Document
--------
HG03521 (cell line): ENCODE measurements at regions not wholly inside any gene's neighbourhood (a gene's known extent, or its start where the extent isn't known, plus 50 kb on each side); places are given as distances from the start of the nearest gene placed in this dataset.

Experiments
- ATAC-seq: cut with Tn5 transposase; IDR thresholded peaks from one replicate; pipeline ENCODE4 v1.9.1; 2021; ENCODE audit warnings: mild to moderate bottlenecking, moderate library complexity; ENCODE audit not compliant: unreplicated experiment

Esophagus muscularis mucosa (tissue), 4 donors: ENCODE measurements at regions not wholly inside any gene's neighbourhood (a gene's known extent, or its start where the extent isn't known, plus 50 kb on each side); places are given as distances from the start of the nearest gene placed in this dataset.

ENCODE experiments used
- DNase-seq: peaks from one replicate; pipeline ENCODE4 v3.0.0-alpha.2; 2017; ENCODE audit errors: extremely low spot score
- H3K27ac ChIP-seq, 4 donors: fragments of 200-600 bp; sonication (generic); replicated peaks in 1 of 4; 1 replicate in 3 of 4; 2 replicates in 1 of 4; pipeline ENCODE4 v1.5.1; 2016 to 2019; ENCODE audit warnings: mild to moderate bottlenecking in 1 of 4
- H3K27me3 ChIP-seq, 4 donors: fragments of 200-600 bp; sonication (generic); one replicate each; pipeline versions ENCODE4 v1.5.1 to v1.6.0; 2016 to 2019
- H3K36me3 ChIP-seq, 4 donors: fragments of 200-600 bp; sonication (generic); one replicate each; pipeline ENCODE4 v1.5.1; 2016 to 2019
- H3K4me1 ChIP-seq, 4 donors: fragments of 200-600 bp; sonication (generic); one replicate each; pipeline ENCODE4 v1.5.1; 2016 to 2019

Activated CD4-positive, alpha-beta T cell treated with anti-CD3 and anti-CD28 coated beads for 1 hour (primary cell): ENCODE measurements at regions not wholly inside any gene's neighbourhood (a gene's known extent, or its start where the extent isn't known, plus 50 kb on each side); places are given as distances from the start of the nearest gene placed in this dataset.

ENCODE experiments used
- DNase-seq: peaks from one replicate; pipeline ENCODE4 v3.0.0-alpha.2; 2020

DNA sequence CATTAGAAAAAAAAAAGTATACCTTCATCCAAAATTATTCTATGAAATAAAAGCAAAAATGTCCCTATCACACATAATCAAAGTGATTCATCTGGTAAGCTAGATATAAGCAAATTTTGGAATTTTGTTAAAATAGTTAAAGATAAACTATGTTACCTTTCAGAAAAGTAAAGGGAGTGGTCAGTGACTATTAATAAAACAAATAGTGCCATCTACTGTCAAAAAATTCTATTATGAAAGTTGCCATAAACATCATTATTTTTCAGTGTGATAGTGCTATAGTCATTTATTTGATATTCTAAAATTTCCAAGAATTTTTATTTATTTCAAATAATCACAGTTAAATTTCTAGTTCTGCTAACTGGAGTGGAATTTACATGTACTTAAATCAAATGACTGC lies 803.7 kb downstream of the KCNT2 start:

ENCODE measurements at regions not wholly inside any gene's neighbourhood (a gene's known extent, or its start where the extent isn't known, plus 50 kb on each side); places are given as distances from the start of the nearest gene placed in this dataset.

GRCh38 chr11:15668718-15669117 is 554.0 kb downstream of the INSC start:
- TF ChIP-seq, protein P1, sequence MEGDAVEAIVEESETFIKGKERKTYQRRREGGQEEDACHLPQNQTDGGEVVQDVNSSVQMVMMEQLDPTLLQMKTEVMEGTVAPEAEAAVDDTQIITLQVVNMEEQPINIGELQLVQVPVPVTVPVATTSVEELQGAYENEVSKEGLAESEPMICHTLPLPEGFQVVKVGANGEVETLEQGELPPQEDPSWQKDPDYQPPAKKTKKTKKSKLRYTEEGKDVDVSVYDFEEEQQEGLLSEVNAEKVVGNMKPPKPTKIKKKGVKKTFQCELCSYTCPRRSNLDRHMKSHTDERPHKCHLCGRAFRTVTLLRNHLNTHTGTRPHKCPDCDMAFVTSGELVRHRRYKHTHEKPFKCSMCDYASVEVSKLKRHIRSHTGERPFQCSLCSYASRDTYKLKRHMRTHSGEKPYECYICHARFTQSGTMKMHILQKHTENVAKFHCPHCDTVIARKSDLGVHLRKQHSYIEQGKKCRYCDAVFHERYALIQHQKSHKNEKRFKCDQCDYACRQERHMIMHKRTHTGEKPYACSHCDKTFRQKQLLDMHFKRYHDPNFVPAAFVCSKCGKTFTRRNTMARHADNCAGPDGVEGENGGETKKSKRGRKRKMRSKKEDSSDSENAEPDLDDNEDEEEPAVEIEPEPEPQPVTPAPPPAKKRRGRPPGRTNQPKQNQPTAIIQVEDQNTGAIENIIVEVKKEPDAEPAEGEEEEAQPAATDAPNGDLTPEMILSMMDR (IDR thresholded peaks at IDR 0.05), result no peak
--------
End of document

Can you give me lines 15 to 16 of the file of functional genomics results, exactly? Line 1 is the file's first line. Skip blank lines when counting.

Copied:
ENCODE measurements at regions not wholly inside any gene's neighbourhood (a gene's known extent, or its start where the extent isn't known, plus 50 kb on each side); places are given as distances from the start of the nearest gene placed in this dataset.

GRCh38 chr11:15668718-15669117 is 554.0 kb downstream of the INSC start: